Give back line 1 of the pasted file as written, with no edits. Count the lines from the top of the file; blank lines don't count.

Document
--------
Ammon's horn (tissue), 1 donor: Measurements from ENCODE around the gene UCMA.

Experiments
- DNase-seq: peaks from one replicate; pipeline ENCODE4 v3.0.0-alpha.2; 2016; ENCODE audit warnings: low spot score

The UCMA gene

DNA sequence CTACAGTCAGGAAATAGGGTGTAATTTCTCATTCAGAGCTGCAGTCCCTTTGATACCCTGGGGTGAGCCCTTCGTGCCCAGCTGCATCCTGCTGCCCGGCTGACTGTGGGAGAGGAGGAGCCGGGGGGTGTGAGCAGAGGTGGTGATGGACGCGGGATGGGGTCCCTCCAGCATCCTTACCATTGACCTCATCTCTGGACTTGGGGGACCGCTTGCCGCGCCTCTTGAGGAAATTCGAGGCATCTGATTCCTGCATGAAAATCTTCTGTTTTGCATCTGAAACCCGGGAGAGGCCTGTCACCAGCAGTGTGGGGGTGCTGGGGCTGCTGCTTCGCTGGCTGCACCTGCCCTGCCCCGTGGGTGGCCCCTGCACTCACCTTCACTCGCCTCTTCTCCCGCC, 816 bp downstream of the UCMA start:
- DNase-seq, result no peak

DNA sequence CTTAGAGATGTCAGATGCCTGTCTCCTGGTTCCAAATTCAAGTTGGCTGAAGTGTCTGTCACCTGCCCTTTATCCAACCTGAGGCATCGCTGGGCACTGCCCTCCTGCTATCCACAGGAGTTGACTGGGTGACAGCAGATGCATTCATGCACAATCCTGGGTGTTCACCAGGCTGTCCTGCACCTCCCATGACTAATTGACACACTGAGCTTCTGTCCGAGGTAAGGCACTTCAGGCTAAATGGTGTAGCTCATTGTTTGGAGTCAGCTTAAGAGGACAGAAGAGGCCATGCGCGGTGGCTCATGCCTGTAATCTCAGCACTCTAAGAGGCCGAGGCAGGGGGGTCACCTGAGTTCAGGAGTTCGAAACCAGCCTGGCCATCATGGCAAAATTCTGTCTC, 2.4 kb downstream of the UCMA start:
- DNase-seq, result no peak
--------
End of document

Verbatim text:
Ammon's horn (tissue), 1 donor: Measurements from ENCODE around the gene UCMA.